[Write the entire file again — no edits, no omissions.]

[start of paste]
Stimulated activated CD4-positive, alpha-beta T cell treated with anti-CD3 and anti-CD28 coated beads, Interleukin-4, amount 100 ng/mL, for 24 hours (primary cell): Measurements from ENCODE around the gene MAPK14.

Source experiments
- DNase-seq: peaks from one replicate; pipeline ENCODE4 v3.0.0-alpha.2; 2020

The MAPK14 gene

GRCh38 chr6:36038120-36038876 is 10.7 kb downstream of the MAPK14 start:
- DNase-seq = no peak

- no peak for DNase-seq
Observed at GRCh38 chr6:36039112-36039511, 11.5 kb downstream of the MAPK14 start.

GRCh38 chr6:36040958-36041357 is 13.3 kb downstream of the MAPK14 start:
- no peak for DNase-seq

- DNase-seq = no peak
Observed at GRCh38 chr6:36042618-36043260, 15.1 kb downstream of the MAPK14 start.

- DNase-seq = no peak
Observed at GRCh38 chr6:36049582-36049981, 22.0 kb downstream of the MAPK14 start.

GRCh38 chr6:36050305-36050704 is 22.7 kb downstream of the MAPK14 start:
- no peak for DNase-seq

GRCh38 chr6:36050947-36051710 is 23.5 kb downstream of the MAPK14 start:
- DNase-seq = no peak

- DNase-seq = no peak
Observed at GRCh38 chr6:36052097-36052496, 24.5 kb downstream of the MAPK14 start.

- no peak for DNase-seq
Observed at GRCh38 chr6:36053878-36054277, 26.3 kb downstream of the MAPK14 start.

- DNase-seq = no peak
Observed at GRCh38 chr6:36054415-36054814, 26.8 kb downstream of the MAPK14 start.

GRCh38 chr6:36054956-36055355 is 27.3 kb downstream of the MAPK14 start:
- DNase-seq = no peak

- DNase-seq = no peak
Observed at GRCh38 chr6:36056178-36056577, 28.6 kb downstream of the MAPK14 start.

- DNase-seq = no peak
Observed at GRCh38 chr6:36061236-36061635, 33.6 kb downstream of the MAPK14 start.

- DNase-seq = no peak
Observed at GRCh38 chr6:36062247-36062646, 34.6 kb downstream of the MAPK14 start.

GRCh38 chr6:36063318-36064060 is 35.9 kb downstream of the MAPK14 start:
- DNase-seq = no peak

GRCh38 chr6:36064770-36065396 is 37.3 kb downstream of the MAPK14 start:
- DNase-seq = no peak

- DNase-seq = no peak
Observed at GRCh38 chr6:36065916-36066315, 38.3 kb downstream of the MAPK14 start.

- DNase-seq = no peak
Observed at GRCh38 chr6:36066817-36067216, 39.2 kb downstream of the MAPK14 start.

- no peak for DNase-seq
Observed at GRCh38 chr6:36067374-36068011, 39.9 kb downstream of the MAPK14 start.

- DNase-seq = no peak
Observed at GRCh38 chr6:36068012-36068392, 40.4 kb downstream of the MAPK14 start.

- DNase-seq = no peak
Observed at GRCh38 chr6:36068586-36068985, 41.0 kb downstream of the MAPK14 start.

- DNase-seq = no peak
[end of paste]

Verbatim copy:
Stimulated activated CD4-positive, alpha-beta T cell treated with anti-CD3 and anti-CD28 coated beads, Interleukin-4, amount 100 ng/mL, for 24 hours (primary cell): Measurements from ENCODE around the gene MAPK14.

Source experiments
- DNase-seq: peaks from one replicate; pipeline ENCODE4 v3.0.0-alpha.2; 2020

The MAPK14 gene

GRCh38 chr6:36038120-36038876 is 10.7 kb downstream of the MAPK14 start:
- DNase-seq = no peak

- no peak for DNase-seq
Observed at GRCh38 chr6:36039112-36039511, 11.5 kb downstream of the MAPK14 start.

GRCh38 chr6:36040958-36041357 is 13.3 kb downstream of the MAPK14 start:
- no peak for DNase-seq

- DNase-seq = no peak
Observed at GRCh38 chr6:36042618-36043260, 15.1 kb downstream of the MAPK14 start.

- DNase-seq = no peak
Observed at GRCh38 chr6:36049582-36049981, 22.0 kb downstream of the MAPK14 start.

GRCh38 chr6:36050305-36050704 is 22.7 kb downstream of the MAPK14 start:
- no peak for DNase-seq

GRCh38 chr6:36050947-36051710 is 23.5 kb downstream of the MAPK14 start:
- DNase-seq = no peak

- DNase-seq = no peak
Observed at GRCh38 chr6:36052097-36052496, 24.5 kb downstream of the MAPK14 start.

- no peak for DNase-seq
Observed at GRCh38 chr6:36053878-36054277, 26.3 kb downstream of the MAPK14 start.

- DNase-seq = no peak
Observed at GRCh38 chr6:36054415-36054814, 26.8 kb downstream of the MAPK14 start.

GRCh38 chr6:36054956-36055355 is 27.3 kb downstream of the MAPK14 start:
- DNase-seq = no peak

- DNase-seq = no peak
Observed at GRCh38 chr6:36056178-36056577, 28.6 kb downstream of the MAPK14 start.

- DNase-seq = no peak
Observed at GRCh38 chr6:36061236-36061635, 33.6 kb downstream of the MAPK14 start.

- DNase-seq = no peak
Observed at GRCh38 chr6:36062247-36062646, 34.6 kb downstream of the MAPK14 start.

GRCh38 chr6:36063318-36064060 is 35.9 kb downstream of the MAPK14 start:
- DNase-seq = no peak

GRCh38 chr6:36064770-36065396 is 37.3 kb downstream of the MAPK14 start:
- DNase-seq = no peak

- DNase-seq = no peak
Observed at GRCh38 chr6:36065916-36066315, 38.3 kb downstream of the MAPK14 start.

- DNase-seq = no peak
Observed at GRCh38 chr6:36066817-36067216, 39.2 kb downstream of the MAPK14 start.

- no peak for DNase-seq
Observed at GRCh38 chr6:36067374-36068011, 39.9 kb downstream of the MAPK14 start.

- DNase-seq = no peak
Observed at GRCh38 chr6:36068012-36068392, 40.4 kb downstream of the MAPK14 start.

- DNase-seq = no peak
Observed at GRCh38 chr6:36068586-36068985, 41.0 kb downstream of the MAPK14 start.

- DNase-seq = no peak